JOINT PRESS RELEASE – A CALL TO MEET THIS MOMENT OF CIVIL UNREST
For Immediate Release June 9, 2020
The League of Women Voters of Sacramento County (LWVSC), a nonpartisan political organization, encourages informed and active participation in government, works to increase understanding of major public policy issues, and influences public policy through education and advocacy. The LWVSC has established a Criminal Justice Reform Committee.
Black Woman Organized for Political Action (BWOPA) Sacramento is a nonpartisan political organization whose mission is to activate, motivate, promote, support, and educate African-American women about the political process, encourage involvement, and to affirm our commitment to, and solving of, those problems affecting the African-American community. BWOPA Sacramento is urging everyone to get politically involved by joining the Social Justice PolitiCorp for Sacramento County (socialjusticesac.org) as a means to crowdsource politics and keep elected officials accountable for advancing social justice
In his June 5 public statement, Mark Baldassare, President and CEO of the Public Policy Institute of California, asked us to acknowledge what we have witnessed: “The horrific death of George Floyd at the hands of police officers last week was a shocking illustration of the long history of violence against African Americans in this country. It unleashed a wave of pain and rage that has engulfed our communities.”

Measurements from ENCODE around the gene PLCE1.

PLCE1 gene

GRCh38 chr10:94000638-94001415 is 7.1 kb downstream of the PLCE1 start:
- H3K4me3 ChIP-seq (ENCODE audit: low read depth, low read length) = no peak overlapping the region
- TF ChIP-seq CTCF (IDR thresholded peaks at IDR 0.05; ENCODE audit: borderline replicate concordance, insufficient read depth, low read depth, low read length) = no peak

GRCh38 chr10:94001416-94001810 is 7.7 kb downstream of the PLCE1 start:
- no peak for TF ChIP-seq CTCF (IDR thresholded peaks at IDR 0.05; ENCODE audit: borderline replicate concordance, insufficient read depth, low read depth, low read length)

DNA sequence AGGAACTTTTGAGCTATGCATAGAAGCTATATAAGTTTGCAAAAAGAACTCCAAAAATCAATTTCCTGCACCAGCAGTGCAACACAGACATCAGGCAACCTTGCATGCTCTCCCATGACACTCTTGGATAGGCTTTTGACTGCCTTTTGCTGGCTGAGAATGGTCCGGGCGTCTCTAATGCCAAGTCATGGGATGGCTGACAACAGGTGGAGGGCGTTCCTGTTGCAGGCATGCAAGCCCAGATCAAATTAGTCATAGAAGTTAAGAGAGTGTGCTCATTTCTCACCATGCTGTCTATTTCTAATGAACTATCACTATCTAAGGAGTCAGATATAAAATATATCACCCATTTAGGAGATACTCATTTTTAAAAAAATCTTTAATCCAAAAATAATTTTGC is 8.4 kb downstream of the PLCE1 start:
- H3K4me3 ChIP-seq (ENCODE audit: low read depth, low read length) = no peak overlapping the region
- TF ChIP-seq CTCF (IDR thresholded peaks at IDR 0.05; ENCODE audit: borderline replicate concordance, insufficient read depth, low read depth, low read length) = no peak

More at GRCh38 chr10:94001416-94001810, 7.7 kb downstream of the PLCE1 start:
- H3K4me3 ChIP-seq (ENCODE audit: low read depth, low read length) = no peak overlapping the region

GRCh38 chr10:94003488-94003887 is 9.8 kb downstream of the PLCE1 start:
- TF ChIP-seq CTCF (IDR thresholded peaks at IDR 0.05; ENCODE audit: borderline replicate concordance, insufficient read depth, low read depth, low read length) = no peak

The League of Women Voters of the United States and of California have issued statements in alliance with the Black community and civil rights movement as our moral imperative and fundamentally tied to our mission of empowering voters and defending democracy.
As Black mothers, grandmothers, sisters, aunts and cousins, members of BWOPA have felt an especially deep pain in our hearts hearing George Floyd as a grown man, calling for his deceased mother as he took his last breaths while being murdered by police officers. Enough is Enough. As others may have been traumatized seeing a video of a real human being’s life being unlawfully taken, we are hurting. George Floyd could have been our son, brother, grandson, nephew or cousin. Any one of our members could have been Breonna Taylor who would have turned 27 years old this past Friday. She was unlawfully gunned down in her home by police on March 13. All of us have a moral obligation to do everything possible to prevent such violence from reoccurring.
We the LWVSC and BWOPA-Sacramento ask that our elected officials immediately commence the following actions to prevent further such violence against the Black community:
Carotid Restraint Control Hold
We agree with Governor Newsom’s recent announcement that the Carotid Restraint Control Hold in California should be prohibited. The quick responsive action by Sacramento’s Mayor, City Council and Police Chief in eliminating this form of potential lethal force is a welcomed step in the right direction in updating its use-of-force policies. That respiratory neck restraint hold should never be used as it can cause secondary injuries or death by asphyxiation; restricting the person’s ability to BREATHE.